Neurotransmitters: How Brain Cells Use Chemicals to Communicate
- Published16 May 2011
- Reviewed16 May 2011
- Author Susan Perry
- Source BrainFacts/SfN
Whether it is learning a new fact or deciding which way to move, tasks executed by our brains rely on the smooth and efficient release of neurotransmitters, chemicals that send messages from one brain cell to another. Research has unlocked the molecular and cellular mysteries of this complex process — discoveries that one day may help treat some of the most severe and deadly diseases of the brain.
(Tiny, bubble-like compartments known as vesicles) Courtesy, with permission: Ferenc Deák, et al., The Journal of Neuroscience 2009, 29(27): 8639-8648.
Brain chemicals, called neurotransmitters, are packaged in tiny, bubble-like compartments known as vesicles. The images show vesicles at the end of one brain cell that are ready to cross a small gap into another brain cell. Every millisecond of every day, a remarkable string of events occurs in the brain: billions of brain cells called neurons transmit signals to each other. And they do it at trillions of junctions called synapses. It is an extremely fast and efficient process — one central to everything the brain does, including learning, memorizing, planning, reasoning, and enabling movement.
When even one part of the process breaks down, the results can be devastating. Many brain disorders and nervous system diseases, including autism, schizophrenia, Alzheimer’s disease, epilepsy, and even botulinum poisoning, have been linked to problems at the synapse. Thanks to advances in molecular cell biology, neuroscientists have pieced together many of the step-by-step details going on at synapses. They discovered different molecules play special roles to make sure neurotransmitters — the chemicals that carry the messages from one neuron to another — are released. This exciting research is leading to:
- A deeper understanding of the cellular processes involved in neural communication.
- Awareness of breakdowns in neurotransmitter release that may contribute to brain diseases and disorders.
Each synapse consists of the ends of two neurons separated by a tiny gap (so tiny, it is measured in nanometers, or billionths of a meter). When new information is received by the first neuron, it creates an electrical impulse that triggers the release of neurotransmitters. The neurotransmitters then move across the gap to the second neuron, where they bind to special molecules called receptors — one for each kind of neurotransmitter. All this happens with incredible precision and is repeated again and again as the signal is passed at split-second speed from neuron to neuron.
How the neuron releases neurotransmitters has been the focus of considerable research. Scientists discovered neurotransmitters are stored in small, bubble-like compartments called vesicles. Each vesicle tends to hold a single kind of neurotransmitter — say, dopamine, which is associated with memory and other cognitive skills, or serotonin, which helps regulate mood. The vesicles travel like tiny ferryboats to the end of the neuron, where they dock, waiting to be released. When it is time for the neuron to release neurotransmitters, the vesicles fuse with the membrane of the neuron and dump their contents into the synapse gap.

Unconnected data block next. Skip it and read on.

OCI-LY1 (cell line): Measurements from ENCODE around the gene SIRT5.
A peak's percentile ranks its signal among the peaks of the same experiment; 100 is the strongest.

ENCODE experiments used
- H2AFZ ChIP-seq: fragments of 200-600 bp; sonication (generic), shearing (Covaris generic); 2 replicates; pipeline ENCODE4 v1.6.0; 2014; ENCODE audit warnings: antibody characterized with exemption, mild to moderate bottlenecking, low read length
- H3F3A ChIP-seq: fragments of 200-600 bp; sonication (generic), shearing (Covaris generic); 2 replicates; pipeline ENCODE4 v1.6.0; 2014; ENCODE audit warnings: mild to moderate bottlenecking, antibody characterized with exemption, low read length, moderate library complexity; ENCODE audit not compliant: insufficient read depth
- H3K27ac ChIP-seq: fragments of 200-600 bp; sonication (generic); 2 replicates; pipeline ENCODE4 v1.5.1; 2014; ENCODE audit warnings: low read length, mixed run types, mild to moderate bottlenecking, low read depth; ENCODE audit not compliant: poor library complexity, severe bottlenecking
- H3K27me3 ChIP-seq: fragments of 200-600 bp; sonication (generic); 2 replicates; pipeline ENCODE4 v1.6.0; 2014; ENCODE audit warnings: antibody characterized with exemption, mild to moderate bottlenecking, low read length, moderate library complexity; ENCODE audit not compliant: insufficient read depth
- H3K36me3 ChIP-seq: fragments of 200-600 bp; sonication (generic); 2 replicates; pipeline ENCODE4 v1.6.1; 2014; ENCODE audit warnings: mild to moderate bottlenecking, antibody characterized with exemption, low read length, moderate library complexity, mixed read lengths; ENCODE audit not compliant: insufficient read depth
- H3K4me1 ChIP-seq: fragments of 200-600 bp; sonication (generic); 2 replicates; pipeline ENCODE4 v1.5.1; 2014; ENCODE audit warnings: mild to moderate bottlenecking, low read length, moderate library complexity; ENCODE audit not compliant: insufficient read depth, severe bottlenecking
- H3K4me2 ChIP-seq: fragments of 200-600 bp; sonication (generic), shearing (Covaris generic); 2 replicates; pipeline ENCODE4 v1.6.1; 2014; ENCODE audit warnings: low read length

The delicate fusion process — described as the merging of two soap bubbles into one — is highly complex and involves the work of many different and specialized molecules within the neuron. After neurotransmitter release, the neuron recycles the empty vesicles, refilling and reusing them several more times before they need to be replaced. If any part of this process goes awry — if a molecule fails to do its job properly or if the vesicles release their neurotransmitters at the wrong speed — serious problems may develop. Scientists have discovered, for example, that botulinum, bacterial toxins that cause the often-fatal form of food poisoning known as botulism, attack proteins important in neurotransmitter release. Botulinum cuts these proteins in two and prevents them from helping vesicles release their neurotransmitters, leading to paralysis. However, physicians now use botulinum to intentionally paralyze muscles to alleviate painful muscle spasms caused by the neurological disorder dystonia.
Neurotransmitter release problems may also contribute to certain psychiatric disorders. For example, mice genetically engineered to lack a particular synapse-related protein — one also scarce in the brains of people with schizophrenia — require more time to release their neurotransmitters. By identifying such breakdowns in neurotransmitter release, scientists hope to develop treatments that may one day reverse the symptoms of these and other devastating brain disorders.
Because of the implications for understanding brain function and health, synapse function is an area of intense and active research. New tools and technologies in physics, biochemistry, and molecular and cellular biology made it possible to study this activity for the first time. Ongoing research on neurotransmitter release continues to unlock the mysteries of brain health and disease.
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